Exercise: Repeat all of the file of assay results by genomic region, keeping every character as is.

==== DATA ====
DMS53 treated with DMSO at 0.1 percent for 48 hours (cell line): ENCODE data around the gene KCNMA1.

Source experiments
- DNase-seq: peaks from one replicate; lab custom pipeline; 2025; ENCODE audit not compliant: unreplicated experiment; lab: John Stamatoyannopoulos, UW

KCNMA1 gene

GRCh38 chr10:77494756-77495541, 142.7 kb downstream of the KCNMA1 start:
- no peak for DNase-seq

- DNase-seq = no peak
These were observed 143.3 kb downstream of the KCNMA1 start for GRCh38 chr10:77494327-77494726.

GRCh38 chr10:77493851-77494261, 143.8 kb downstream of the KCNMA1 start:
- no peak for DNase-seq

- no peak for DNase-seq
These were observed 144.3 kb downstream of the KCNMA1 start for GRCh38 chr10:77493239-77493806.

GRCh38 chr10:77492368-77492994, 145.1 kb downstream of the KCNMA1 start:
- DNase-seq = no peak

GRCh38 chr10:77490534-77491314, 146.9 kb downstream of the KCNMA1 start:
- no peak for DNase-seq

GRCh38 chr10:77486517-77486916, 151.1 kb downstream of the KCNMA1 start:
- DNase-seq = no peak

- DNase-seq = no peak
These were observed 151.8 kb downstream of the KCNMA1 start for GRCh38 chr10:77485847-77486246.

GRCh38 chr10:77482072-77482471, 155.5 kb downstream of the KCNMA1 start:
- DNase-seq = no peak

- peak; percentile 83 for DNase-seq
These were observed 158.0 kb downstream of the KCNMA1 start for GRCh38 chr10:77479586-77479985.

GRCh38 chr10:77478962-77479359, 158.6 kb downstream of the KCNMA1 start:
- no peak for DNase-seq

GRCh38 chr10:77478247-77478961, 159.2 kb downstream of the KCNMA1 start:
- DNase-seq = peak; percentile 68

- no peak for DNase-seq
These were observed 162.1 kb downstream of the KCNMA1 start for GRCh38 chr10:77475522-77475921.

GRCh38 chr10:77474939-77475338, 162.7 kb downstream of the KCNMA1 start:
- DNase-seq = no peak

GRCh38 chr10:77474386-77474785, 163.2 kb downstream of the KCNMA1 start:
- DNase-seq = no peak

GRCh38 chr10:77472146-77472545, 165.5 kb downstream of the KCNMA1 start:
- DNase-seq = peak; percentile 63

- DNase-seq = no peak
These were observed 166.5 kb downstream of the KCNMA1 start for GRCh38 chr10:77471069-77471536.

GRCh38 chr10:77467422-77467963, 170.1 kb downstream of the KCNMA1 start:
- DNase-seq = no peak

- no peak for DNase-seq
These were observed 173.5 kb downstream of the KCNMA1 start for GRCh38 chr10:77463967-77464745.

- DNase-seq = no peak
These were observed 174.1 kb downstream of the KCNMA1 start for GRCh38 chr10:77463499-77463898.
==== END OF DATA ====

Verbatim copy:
DMS53 treated with DMSO at 0.1 percent for 48 hours (cell line): ENCODE data around the gene KCNMA1.

Source experiments
- DNase-seq: peaks from one replicate; lab custom pipeline; 2025; ENCODE audit not compliant: unreplicated experiment; lab: John Stamatoyannopoulos, UW

KCNMA1 gene

GRCh38 chr10:77494756-77495541, 142.7 kb downstream of the KCNMA1 start:
- no peak for DNase-seq

- DNase-seq = no peak
These were observed 143.3 kb downstream of the KCNMA1 start for GRCh38 chr10:77494327-77494726.

GRCh38 chr10:77493851-77494261, 143.8 kb downstream of the KCNMA1 start:
- no peak for DNase-seq

- no peak for DNase-seq
These were observed 144.3 kb downstream of the KCNMA1 start for GRCh38 chr10:77493239-77493806.

GRCh38 chr10:77492368-77492994, 145.1 kb downstream of the KCNMA1 start:
- DNase-seq = no peak

GRCh38 chr10:77490534-77491314, 146.9 kb downstream of the KCNMA1 start:
- no peak for DNase-seq

GRCh38 chr10:77486517-77486916, 151.1 kb downstream of the KCNMA1 start:
- DNase-seq = no peak

- DNase-seq = no peak
These were observed 151.8 kb downstream of the KCNMA1 start for GRCh38 chr10:77485847-77486246.

GRCh38 chr10:77482072-77482471, 155.5 kb downstream of the KCNMA1 start:
- DNase-seq = no peak

- peak; percentile 83 for DNase-seq
These were observed 158.0 kb downstream of the KCNMA1 start for GRCh38 chr10:77479586-77479985.

GRCh38 chr10:77478962-77479359, 158.6 kb downstream of the KCNMA1 start:
- no peak for DNase-seq

GRCh38 chr10:77478247-77478961, 159.2 kb downstream of the KCNMA1 start:
- DNase-seq = peak; percentile 68

- no peak for DNase-seq
These were observed 162.1 kb downstream of the KCNMA1 start for GRCh38 chr10:77475522-77475921.

GRCh38 chr10:77474939-77475338, 162.7 kb downstream of the KCNMA1 start:
- DNase-seq = no peak

GRCh38 chr10:77474386-77474785, 163.2 kb downstream of the KCNMA1 start:
- DNase-seq = no peak

GRCh38 chr10:77472146-77472545, 165.5 kb downstream of the KCNMA1 start:
- DNase-seq = peak; percentile 63

- DNase-seq = no peak
These were observed 166.5 kb downstream of the KCNMA1 start for GRCh38 chr10:77471069-77471536.

GRCh38 chr10:77467422-77467963, 170.1 kb downstream of the KCNMA1 start:
- DNase-seq = no peak

- no peak for DNase-seq
These were observed 173.5 kb downstream of the KCNMA1 start for GRCh38 chr10:77463967-77464745.

- DNase-seq = no peak
These were observed 174.1 kb downstream of the KCNMA1 start for GRCh38 chr10:77463499-77463898.